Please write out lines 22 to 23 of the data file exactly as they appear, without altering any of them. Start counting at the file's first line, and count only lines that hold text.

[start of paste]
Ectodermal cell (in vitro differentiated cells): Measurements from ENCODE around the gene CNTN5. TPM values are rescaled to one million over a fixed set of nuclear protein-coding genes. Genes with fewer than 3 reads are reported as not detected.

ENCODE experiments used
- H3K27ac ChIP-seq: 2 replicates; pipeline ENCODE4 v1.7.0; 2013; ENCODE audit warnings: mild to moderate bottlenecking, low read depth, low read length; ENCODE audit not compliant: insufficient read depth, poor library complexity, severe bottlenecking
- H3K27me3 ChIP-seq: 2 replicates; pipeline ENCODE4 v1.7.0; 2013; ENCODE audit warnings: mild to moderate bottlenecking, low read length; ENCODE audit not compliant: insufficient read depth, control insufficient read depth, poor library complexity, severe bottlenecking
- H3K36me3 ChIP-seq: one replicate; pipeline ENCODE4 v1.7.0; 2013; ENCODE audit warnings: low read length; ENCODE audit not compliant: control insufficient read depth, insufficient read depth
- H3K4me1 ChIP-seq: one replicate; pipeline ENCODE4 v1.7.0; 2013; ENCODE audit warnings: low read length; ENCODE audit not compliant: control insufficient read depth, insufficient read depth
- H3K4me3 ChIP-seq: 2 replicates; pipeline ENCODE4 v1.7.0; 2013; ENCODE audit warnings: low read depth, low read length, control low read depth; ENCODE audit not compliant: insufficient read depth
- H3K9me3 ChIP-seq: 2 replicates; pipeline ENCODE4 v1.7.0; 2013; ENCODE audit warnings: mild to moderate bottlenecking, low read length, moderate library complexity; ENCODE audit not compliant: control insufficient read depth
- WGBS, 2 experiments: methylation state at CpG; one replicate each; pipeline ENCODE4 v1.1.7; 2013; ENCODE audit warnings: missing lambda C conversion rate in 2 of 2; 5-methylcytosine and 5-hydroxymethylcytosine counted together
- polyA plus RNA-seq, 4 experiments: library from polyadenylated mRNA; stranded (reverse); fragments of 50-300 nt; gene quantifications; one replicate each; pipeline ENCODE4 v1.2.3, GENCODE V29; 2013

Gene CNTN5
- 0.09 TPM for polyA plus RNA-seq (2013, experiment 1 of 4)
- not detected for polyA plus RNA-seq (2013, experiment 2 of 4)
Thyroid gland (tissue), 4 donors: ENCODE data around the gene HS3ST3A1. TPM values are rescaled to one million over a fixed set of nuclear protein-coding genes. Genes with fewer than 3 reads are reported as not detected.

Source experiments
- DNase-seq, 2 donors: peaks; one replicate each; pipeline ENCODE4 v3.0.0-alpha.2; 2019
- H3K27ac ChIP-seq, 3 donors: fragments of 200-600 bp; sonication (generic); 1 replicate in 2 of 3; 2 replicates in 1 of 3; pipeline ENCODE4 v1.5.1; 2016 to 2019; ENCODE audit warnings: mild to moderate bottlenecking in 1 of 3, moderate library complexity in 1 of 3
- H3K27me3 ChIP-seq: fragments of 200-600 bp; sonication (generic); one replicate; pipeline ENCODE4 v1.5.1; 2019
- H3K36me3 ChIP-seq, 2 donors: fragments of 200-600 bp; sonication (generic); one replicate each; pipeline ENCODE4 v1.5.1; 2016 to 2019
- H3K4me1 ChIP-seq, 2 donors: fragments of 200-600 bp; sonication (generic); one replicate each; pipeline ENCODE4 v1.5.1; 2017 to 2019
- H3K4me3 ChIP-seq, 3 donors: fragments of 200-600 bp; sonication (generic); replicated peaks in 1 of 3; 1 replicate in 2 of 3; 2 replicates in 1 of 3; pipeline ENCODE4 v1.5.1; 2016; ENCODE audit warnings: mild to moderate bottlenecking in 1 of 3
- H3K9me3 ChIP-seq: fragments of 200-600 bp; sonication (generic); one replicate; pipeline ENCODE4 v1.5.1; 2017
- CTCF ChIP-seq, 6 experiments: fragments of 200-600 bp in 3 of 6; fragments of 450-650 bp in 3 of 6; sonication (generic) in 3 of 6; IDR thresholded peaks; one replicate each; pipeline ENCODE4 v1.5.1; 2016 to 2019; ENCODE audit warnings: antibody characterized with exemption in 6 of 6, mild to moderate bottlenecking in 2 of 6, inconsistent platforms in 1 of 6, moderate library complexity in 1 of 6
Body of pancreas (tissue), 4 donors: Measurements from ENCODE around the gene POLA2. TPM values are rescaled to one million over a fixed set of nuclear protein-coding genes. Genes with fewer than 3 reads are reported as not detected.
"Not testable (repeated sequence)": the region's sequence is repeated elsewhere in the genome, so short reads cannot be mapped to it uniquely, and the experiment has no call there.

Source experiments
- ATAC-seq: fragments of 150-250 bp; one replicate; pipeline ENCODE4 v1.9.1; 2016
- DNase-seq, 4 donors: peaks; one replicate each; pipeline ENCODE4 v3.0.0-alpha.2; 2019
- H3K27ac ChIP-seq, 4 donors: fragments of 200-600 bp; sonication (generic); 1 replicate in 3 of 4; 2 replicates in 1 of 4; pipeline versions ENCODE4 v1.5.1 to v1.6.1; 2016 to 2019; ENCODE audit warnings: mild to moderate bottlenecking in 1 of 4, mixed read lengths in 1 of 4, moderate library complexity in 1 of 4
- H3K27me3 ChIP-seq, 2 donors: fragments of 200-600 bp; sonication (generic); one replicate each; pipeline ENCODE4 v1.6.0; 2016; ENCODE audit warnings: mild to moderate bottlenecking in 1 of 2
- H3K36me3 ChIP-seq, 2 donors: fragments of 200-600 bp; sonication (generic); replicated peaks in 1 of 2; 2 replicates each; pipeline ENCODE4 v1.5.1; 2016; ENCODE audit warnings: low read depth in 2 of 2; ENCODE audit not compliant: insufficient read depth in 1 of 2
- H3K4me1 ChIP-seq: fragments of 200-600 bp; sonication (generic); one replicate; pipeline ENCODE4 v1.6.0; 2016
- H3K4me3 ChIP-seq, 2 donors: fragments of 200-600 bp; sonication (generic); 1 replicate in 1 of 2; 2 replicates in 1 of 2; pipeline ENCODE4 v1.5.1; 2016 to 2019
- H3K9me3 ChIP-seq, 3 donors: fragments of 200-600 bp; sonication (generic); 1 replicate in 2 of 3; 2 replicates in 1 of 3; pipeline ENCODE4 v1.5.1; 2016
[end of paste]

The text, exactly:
- H3K9me3 ChIP-seq: fragments of 200-600 bp; sonication (generic); one replicate; pipeline ENCODE4 v1.5.1; 2017
- CTCF ChIP-seq, 6 experiments: fragments of 200-600 bp in 3 of 6; fragments of 450-650 bp in 3 of 6; sonication (generic) in 3 of 6; IDR thresholded peaks; one replicate each; pipeline ENCODE4 v1.5.1; 2016 to 2019; ENCODE audit warnings: antibody characterized with exemption in 6 of 6, mild to moderate bottlenecking in 2 of 6, inconsistent platforms in 1 of 6, moderate library complexity in 1 of 6